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SEVERAL of the staff at Mt Romance felt managing director Stephen Birkbeck had gone out on a limb when he authorised construction of a 16-sided cone on the company’s Albany property.

But at least they knew what the plan was – the board of directors were not so well informed about ‘the cone’, ‘the gong’ and ‘the bowl’.

The unique project has been driven by Mr Birkbeck’s passionate belief in the therapeutic benefits of sandalwood oil.

While the sales of sandalwood oil to the exclusive perfume market continue to show good growth, it’s the health and wellbeing applications of the oil that most excite Mr Birkbeck.

And the cone, the gong and the bowl comprise a unique meditative space where sandalwood oil in conjunction with the sound of gongs is used to help people escape the stresses of everyday life.

It’s the success of the oil on the world perfume stage that has allowed Mt Romance to further explore the benefits of sandalwood in meditation and healing.

Mt Romance currently sells its sandalwood oil to four of the top five fragrance companies in the world.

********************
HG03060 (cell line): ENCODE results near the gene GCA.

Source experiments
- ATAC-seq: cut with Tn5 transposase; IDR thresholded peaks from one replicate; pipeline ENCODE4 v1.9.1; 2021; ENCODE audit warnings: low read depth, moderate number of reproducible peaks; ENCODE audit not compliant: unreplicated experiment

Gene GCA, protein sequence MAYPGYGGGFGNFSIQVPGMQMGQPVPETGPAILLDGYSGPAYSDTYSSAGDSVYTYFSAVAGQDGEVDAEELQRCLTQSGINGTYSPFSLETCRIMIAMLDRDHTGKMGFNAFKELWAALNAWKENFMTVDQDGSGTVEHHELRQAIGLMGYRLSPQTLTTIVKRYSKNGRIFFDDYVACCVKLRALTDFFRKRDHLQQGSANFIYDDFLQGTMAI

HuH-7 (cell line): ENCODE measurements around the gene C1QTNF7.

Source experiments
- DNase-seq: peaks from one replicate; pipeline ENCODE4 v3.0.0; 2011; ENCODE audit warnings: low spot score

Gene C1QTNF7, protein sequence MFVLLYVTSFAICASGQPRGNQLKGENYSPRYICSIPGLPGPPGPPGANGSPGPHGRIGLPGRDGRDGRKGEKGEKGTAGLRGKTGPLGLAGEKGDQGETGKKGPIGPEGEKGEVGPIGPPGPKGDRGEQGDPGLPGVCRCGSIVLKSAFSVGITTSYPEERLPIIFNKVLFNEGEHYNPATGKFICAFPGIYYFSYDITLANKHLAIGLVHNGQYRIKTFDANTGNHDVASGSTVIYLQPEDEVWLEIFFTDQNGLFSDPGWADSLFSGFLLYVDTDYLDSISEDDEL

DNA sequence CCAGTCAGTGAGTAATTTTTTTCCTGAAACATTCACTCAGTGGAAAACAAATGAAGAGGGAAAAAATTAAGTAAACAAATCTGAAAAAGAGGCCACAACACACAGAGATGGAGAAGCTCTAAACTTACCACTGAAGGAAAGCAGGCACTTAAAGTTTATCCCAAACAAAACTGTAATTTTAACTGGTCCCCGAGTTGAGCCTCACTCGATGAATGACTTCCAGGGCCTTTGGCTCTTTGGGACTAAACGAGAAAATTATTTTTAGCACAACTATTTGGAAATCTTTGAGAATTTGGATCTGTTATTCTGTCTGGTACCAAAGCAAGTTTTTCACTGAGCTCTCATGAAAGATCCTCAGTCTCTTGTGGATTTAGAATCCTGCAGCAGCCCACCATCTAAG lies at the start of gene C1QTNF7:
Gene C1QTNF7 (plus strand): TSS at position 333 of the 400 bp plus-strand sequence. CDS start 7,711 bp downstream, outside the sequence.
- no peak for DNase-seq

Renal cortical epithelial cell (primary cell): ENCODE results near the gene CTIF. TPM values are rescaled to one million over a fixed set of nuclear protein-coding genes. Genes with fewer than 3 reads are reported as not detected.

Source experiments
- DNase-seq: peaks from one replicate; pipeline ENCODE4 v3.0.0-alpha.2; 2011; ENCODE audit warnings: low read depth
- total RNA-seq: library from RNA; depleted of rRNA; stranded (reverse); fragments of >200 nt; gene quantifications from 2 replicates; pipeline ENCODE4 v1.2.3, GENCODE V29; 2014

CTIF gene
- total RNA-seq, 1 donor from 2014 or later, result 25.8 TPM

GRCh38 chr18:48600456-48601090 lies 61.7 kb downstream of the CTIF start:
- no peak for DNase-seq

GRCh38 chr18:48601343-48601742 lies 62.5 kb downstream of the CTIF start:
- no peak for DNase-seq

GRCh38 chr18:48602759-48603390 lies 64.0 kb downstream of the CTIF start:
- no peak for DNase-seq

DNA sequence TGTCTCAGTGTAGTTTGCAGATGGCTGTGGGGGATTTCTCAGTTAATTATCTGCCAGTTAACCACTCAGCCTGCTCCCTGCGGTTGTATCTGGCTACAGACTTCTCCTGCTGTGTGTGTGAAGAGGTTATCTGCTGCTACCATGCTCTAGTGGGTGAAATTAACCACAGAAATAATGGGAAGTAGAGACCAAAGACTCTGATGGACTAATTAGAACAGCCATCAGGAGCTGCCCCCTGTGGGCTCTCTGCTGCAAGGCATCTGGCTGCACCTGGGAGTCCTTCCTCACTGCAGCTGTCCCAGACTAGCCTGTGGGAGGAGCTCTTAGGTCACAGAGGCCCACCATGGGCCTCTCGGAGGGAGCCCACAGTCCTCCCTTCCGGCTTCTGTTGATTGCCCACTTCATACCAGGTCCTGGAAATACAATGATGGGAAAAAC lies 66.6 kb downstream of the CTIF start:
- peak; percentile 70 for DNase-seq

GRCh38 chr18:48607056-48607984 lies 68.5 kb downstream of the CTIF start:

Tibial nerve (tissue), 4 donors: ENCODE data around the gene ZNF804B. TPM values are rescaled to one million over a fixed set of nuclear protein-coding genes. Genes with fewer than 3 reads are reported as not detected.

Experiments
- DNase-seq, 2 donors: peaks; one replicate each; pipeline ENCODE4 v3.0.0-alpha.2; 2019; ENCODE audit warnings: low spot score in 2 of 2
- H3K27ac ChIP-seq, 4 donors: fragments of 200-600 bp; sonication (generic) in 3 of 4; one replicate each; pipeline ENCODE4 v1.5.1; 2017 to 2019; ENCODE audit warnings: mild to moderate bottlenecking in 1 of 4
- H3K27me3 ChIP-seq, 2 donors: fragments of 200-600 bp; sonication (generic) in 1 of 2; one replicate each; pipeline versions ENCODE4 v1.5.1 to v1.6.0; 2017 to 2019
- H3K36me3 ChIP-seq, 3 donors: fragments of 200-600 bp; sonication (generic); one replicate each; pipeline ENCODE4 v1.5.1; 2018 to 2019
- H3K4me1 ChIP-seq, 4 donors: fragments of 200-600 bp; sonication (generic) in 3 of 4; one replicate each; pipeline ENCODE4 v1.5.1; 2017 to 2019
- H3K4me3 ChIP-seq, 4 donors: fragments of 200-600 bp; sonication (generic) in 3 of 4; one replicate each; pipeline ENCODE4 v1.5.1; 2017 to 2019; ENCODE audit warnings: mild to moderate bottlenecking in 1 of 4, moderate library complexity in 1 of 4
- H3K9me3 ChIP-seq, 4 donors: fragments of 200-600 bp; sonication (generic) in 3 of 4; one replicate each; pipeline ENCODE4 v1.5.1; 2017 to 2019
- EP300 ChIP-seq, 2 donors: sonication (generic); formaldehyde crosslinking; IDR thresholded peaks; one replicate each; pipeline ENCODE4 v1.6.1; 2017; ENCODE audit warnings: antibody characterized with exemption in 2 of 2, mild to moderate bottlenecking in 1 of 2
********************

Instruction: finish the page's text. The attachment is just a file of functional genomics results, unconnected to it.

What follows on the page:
“Each of these companies is capable of consuming from 2,000 to 5,000 kilograms of oil a year,” Mr Birkbeck said.

Mt Romance has negotiated contracts to supply oil to three of these companies and it was very close to signing a new contract, he said.

For commercial reasons Mt Romance is unwilling to disclose exactly which companies it has signed contracts with.

However, Mt Romance sandalwood oil produced in Albany is used in high-profile perfumes such as Calvin Klein’s Obsession, Paris by Yves Saint Laurent and Guerlain’s Samsara.

The sandalwood oil has even caught the nose of world-renowned perfumer Michel Roudnitska, who has agreed to diffuse the oil into the air at the opening of Centifolia, an international perfume congress, which will be held in Grasse, France, this October.

“For him [Mr Roudnitska] to endorse us is the first major breakthrough,” Mr Birkbeck said.

“It’s also simultaneous; we’ve never sold to the largest perfumers in volume and in the last eight months we’ve sold about one tonne of oil into the majors. And we’ve just had a re-order from that company.”

While the export of the sandalwood oil continues to grow, Mr Birkbeck said regu-lation of the industry would be the only way to control the entrance of new players in the market.

Mt Romance relies on the Santalum spicatum species of sandalwood, which grows over an area of WA stretching

from east of Shark Bay to Albany.

All natural stands of sandalwood are owned by the State Government, so the Forests Products Commission plays an important role in ensuring the stock is replenished following harvesting.

Mt Romance has a contract with the WA Government for the supply of sandalwood and is looking to extend this contract beyond the next 10 years.

“We have a contract with the WA Government until 2011, so we’ve got 10 years remaining and we’re trying to get an extension in place,” Mr Birkbeck said.

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